And I love it, I feel lighter and free and hopeful and ready to start a new chapter of my life!  I am sending in my ponytail to Pantene Beautiful Lengths (in partnership with the American Cancer Society) and it will be used to make a wig for a woman who has lost her hair to cancer.  How cool is that?  If you get a wig from the Cancer Society’s wig banks it could be made from my hair, just treat it well- it needs a lot of conditioner.

If this has inspired you to donate your hair too, fantastic!  Let me know and we will be short hair buddies.  If you have ever gotten a wig from the banks, I would love to hear your story too.  If you don’t have enough hair and want to throw 5 or 10 or 1,000 bucks at your favorite cancer charity, great!  If you just read this and think I am amazing and want to be my friend, visit me on facebook and like My Super Crazy Life for more awesomeness (you can check out a video of the haircut) And if you just want to take a minute and think about someone you know who is struggling with cancer right now, or someone you lost, or a person who is just now getting their diagnosis and trying to figure out what to do, that’s cool too… although you should probably still like me on facebook!

Thyroid Cancer Sucks Too! (Part 2)

First of all, if you want to get caught up please read Thyroid Cancer Sucks Too (Part 1)  I’ll wait, if you want to grab a cocktail also,  go ahead, I’m sure it’s 5 o’clock somewhere… so picking up with my surgery to remove the tumor:

The surgery itself was a cakewalk, but I am probably a terrible judge because I have had 5 major surgeries in the past 2 and 1/2 years and this was the only one that did not include an overnight hospital stay.  My neck was really sore and I felt crappy for a few days, but my surgeon was wonderful and only a few months later I barely have any scar at all.

What no one was prepared for was my reaction afterwards.  See, my surgeon had never removed the thyroid of a patient whose colon was so recently yanked out (I’m special) and so did not realize that when my parathyroid (which processes calcium) went to sleep when it was separated from the thyroid (very common) I would go into severe calcium depletion.  The symptoms of this include sudden numbness and tingling in the hands, feet, and face.  When this started happening, the Dr. said to take some calcium pills and I would get better.  But without a colon I was not absorbing enough of the calcium and it got worse.  And then I had a full on freak out.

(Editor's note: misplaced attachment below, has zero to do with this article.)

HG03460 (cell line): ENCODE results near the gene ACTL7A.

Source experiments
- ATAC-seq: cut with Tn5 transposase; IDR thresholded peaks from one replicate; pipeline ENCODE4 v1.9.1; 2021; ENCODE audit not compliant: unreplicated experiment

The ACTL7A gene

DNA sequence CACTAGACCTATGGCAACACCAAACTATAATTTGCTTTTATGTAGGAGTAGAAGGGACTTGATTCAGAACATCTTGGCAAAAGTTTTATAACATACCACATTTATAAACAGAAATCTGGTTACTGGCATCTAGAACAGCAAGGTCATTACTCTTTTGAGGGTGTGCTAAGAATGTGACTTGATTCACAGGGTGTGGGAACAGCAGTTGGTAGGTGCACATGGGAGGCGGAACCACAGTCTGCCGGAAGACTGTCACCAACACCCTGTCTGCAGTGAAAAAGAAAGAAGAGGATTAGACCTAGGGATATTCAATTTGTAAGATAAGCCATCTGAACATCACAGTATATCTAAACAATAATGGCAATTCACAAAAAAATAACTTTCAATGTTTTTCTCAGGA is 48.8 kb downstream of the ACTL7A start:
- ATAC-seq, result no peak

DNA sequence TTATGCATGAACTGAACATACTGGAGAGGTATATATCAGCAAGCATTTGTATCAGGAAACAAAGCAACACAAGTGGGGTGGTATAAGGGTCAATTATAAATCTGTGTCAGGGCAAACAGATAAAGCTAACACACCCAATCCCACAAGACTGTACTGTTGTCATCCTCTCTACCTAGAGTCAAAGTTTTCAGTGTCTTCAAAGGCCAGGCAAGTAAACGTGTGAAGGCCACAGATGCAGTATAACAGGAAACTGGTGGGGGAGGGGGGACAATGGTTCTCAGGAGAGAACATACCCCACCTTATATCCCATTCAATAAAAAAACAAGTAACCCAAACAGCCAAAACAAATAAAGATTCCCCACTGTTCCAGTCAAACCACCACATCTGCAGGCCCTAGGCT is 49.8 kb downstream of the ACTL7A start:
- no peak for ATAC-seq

I have had some minor anxiety issues my entire life, but basically since I found out I had to have my colon removed it has (understandably I think) been getting much worse.  When my hands and feet started tingling, I knew in the back of my head it was just the calcium but then my anxiety kicked in and I started panicking that I was actually having a stroke, ignoring it, and would be dead in minutes.   Then my whole face went completely numb, and the top of my head, and I couldn’t feel my legs.  I became absolutely certain that I was dying and that I needed to get up and run to safety, but was scared to stand up on my tingly legs.  Luckily I already had a therapist on board at this point and had a slight moment of lucidity in which I recognized the signs of a panic attack and called her.  One long phone call and an ass-ton of Xanax later, I was finally able to sleep and the next day my surgeon got me on some calcium that worked and I was feeling much better.  Basically, my mind took some very real symptoms I was having and expanded them to my whole body causing a full blown panic attack, which those of you who have experienced them know is pretty much the scariest thing ever.  (Pretty soon I’ll tell you all about the one when I thought the tree from Poltergeist was attacking me- good times!)